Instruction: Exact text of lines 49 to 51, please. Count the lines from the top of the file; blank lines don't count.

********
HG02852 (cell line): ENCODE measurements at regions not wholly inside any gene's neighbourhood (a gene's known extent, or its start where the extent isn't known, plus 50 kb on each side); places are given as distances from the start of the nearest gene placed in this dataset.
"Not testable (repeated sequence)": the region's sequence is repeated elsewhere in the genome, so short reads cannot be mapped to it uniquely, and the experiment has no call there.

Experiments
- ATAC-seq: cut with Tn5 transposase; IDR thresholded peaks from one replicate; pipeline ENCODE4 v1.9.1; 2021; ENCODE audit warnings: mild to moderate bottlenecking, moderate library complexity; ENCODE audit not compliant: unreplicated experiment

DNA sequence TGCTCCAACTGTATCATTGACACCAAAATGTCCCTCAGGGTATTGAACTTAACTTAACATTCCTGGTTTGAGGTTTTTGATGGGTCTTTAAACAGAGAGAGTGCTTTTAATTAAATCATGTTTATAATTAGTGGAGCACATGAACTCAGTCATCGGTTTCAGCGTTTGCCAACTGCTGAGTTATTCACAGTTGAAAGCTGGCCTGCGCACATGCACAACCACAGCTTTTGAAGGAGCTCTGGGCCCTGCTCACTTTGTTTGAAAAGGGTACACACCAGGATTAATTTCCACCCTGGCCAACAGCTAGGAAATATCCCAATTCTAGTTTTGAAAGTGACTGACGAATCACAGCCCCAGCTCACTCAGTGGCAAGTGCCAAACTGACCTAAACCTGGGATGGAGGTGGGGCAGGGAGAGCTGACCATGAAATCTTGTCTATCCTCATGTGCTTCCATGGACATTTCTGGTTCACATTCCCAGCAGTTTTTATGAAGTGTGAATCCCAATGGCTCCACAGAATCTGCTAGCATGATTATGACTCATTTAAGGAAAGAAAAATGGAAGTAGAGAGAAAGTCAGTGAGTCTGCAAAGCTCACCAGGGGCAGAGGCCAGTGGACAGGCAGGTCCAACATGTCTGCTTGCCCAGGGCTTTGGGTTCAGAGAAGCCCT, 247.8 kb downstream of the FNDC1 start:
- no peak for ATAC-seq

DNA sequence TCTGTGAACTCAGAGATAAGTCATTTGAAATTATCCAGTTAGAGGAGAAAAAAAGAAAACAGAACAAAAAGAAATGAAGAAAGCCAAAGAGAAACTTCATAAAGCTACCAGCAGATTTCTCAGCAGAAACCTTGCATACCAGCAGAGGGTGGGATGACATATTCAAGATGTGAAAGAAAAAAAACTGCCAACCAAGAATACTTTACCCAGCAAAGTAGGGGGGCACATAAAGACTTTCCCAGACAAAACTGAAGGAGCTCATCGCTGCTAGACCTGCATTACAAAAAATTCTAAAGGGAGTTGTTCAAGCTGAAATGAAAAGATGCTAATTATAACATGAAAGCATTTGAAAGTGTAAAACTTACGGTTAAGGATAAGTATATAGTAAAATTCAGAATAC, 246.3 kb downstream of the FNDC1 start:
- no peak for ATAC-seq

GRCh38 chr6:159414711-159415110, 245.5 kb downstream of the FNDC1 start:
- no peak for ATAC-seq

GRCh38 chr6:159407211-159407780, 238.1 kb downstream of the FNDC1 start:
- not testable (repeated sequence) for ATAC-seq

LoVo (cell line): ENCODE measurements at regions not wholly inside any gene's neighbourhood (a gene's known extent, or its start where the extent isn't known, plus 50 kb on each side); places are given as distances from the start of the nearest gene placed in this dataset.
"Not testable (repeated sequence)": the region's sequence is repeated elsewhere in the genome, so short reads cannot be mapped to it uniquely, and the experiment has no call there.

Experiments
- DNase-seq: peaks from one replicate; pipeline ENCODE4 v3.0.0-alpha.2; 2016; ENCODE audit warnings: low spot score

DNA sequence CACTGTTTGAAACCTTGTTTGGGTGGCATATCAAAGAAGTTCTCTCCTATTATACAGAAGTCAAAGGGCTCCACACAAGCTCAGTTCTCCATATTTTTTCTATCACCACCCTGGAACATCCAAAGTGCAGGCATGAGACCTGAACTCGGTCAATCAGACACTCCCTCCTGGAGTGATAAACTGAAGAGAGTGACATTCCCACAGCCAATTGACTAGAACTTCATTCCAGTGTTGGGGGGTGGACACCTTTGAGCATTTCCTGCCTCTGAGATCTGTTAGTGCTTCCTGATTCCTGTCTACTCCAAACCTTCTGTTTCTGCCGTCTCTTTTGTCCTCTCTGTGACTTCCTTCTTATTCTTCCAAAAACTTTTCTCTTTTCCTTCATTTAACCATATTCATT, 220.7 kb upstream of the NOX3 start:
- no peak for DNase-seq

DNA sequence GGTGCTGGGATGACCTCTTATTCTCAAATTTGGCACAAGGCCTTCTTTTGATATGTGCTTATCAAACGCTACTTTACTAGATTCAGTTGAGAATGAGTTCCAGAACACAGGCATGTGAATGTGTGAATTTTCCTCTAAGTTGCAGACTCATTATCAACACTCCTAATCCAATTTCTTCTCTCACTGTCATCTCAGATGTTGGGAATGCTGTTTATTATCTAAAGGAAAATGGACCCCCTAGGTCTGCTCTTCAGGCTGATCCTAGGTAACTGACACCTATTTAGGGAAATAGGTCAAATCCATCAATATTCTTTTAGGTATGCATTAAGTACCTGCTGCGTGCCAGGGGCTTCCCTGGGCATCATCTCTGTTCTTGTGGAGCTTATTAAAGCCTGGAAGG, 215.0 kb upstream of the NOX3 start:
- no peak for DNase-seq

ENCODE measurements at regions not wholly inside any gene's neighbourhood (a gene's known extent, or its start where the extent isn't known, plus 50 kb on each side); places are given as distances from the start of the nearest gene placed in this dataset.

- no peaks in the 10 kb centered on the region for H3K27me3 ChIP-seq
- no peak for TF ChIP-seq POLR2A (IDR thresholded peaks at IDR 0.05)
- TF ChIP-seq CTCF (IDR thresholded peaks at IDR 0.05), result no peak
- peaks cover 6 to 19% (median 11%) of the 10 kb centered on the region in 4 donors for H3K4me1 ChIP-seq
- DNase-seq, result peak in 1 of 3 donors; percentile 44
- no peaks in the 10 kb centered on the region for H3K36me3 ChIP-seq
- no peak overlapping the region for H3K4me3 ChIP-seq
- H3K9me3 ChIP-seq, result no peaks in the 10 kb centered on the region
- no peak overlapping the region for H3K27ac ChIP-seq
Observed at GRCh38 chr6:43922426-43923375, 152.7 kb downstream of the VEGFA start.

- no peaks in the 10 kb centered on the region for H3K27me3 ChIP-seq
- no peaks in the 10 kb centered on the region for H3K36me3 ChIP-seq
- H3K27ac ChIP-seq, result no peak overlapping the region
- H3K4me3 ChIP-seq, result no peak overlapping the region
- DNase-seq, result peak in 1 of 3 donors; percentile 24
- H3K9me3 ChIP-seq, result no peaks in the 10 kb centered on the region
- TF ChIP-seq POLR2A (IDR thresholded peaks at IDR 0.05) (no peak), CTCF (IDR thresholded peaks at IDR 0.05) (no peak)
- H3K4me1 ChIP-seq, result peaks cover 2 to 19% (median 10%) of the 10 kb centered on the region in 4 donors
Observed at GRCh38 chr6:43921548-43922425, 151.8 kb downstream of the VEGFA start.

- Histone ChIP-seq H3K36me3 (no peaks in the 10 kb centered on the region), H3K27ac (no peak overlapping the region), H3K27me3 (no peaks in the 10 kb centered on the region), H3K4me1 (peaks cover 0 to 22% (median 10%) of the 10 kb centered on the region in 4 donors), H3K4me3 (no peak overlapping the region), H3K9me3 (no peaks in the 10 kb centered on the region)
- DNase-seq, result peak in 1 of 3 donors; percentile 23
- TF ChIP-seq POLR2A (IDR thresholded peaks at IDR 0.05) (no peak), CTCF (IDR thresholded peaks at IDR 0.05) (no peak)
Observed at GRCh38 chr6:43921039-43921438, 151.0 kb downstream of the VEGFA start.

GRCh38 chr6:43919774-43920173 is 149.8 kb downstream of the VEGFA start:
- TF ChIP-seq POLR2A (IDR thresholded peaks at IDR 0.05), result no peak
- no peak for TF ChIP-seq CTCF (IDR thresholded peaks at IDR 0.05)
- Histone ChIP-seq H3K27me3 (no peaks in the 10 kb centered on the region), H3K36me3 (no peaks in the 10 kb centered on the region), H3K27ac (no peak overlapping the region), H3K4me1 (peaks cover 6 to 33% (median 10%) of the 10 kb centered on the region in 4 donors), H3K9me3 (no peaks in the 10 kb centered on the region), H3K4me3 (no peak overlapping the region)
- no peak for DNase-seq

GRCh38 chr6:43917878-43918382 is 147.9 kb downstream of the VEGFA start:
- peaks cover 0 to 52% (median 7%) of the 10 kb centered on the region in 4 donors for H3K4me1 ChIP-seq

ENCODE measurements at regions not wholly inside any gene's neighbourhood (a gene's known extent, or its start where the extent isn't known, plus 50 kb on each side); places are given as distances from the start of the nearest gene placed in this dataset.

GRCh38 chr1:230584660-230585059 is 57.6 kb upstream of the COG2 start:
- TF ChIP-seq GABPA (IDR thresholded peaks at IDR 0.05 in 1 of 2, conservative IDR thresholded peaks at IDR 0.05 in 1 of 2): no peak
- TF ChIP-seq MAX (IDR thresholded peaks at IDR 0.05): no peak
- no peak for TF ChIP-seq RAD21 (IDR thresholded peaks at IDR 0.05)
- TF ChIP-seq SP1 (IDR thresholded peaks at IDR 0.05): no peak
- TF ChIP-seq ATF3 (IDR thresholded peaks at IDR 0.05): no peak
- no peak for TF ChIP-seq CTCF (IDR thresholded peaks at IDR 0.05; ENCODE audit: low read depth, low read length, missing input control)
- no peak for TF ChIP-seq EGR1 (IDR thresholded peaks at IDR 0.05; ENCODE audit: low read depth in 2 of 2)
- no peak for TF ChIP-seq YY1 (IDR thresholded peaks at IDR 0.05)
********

- no peak for DNase-seq

GRCh38 chr6:43917878-43918382 is 147.9 kb downstream of the VEGFA start:
- peaks cover 0 to 52% (median 7%) of the 10 kb centered on the region in 4 donors for H3K4me1 ChIP-seq